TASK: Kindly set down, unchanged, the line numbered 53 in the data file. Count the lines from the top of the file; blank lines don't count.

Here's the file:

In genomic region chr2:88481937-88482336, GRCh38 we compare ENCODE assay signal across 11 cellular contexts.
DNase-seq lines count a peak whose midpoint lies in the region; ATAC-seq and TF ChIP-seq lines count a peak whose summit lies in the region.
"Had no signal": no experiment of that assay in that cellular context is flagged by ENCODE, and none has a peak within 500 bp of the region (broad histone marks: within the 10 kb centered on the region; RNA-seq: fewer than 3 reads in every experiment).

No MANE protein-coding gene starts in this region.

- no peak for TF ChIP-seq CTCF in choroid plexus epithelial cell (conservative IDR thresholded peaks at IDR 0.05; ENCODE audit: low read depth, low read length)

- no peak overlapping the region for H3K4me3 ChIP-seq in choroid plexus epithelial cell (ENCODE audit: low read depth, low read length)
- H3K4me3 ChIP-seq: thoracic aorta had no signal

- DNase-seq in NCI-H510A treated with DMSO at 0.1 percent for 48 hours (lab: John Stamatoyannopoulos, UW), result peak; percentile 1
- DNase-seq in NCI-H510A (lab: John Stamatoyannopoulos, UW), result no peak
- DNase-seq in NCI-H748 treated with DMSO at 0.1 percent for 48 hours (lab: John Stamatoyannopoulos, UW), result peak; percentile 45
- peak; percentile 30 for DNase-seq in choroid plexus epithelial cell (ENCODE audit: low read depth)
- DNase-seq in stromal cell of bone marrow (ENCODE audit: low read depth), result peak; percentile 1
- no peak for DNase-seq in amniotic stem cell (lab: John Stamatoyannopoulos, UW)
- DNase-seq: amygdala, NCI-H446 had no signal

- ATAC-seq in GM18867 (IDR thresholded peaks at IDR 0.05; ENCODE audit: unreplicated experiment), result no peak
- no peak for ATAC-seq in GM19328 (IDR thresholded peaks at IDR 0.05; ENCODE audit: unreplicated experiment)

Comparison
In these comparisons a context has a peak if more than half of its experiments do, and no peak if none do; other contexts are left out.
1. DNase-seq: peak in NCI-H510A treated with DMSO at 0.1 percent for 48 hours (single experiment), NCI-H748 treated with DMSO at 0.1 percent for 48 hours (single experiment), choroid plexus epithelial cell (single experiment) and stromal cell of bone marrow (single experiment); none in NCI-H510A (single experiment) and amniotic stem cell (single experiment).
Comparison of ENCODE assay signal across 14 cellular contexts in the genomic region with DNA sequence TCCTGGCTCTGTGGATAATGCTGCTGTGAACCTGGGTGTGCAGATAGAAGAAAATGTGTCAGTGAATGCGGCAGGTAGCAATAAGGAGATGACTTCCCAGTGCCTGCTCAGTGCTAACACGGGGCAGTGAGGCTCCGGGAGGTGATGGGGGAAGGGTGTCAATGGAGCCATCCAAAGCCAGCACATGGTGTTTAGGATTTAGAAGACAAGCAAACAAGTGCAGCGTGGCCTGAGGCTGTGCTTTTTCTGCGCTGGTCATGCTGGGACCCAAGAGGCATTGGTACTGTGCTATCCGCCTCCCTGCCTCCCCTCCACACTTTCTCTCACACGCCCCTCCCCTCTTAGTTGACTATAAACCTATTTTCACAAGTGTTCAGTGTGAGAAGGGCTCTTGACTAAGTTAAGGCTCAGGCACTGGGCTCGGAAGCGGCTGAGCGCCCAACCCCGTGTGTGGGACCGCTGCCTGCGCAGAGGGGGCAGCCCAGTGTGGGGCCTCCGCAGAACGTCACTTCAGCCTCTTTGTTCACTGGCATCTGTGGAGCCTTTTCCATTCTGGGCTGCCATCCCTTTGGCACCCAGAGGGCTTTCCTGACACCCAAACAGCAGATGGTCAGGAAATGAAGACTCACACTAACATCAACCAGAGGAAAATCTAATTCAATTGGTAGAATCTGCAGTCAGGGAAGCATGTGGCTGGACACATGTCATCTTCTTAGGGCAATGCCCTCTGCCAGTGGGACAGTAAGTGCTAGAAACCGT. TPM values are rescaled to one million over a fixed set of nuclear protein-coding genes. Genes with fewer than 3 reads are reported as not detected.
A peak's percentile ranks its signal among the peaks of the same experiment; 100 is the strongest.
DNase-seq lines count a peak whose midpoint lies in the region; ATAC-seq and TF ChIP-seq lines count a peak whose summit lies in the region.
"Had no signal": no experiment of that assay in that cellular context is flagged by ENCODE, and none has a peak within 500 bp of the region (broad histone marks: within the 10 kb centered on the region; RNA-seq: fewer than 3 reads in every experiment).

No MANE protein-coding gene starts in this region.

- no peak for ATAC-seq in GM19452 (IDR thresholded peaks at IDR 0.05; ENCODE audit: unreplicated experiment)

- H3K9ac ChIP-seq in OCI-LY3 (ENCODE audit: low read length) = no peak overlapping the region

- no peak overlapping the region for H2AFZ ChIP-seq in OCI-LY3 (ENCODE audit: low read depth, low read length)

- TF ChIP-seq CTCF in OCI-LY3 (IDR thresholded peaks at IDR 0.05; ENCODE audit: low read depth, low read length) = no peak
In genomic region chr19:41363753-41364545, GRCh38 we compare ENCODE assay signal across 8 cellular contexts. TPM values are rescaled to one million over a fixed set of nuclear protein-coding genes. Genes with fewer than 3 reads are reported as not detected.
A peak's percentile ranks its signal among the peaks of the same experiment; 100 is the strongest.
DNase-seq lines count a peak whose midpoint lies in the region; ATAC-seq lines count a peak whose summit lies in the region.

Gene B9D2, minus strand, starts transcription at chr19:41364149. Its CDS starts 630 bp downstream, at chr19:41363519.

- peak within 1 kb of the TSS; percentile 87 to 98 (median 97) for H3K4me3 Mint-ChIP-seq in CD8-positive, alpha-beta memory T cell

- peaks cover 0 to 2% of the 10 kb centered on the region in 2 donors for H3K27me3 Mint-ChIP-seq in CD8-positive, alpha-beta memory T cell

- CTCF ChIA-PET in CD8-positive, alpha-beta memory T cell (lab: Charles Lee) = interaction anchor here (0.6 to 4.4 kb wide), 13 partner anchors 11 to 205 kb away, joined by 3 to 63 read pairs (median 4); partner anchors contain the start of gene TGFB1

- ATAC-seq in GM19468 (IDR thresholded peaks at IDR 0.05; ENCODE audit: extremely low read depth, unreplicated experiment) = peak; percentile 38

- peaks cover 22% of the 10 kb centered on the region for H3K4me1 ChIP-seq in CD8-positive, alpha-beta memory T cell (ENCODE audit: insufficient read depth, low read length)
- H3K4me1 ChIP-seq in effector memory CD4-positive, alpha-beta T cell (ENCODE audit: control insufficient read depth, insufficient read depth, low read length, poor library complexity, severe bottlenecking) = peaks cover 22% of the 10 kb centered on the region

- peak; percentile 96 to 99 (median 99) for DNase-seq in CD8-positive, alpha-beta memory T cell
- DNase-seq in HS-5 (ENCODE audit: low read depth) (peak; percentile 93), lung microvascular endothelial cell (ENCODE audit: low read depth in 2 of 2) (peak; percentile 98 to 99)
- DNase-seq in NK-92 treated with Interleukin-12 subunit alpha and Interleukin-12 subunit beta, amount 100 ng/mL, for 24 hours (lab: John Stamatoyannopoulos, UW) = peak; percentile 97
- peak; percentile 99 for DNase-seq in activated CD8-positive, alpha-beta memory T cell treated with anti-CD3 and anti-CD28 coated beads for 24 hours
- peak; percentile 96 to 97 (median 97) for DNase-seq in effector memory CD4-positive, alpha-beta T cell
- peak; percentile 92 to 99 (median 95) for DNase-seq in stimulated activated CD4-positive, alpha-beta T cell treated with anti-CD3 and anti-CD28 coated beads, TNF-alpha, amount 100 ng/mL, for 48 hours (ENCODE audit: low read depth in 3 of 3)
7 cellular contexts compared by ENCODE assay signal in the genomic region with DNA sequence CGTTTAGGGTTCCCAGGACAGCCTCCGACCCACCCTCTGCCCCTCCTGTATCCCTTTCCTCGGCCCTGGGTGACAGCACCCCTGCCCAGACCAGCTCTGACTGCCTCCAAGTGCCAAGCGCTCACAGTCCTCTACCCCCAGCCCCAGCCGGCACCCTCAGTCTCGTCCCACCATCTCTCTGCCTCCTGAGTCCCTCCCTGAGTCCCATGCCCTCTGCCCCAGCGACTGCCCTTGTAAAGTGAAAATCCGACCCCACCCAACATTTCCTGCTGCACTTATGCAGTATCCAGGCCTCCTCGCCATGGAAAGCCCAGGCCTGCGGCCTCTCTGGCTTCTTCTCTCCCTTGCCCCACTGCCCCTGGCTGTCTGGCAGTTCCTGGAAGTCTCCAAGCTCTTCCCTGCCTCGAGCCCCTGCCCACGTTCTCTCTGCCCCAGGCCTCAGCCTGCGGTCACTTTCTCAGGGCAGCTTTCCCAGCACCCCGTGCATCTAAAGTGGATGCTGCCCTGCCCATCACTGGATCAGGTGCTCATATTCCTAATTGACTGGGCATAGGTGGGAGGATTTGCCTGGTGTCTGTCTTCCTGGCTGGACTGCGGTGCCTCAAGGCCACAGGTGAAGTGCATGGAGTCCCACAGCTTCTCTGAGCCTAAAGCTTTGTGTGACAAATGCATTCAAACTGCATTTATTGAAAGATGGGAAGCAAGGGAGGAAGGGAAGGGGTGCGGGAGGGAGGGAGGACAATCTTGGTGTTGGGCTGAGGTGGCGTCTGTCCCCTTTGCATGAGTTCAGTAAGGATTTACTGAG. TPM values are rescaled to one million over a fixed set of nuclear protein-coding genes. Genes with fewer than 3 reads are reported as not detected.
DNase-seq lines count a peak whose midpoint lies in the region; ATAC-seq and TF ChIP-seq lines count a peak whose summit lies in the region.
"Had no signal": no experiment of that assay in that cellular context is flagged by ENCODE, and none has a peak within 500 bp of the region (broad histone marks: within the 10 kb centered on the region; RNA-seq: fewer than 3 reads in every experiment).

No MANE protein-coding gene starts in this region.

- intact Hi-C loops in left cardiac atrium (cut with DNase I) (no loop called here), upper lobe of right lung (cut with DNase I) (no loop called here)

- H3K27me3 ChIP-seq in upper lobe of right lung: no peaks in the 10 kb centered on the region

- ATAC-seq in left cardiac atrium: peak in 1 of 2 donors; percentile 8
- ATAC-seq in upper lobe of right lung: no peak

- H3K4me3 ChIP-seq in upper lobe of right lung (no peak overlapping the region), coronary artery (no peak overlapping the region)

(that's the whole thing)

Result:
- H3K4me3 ChIP-seq in upper lobe of right lung (no peak overlapping the region), coronary artery (no peak overlapping the region)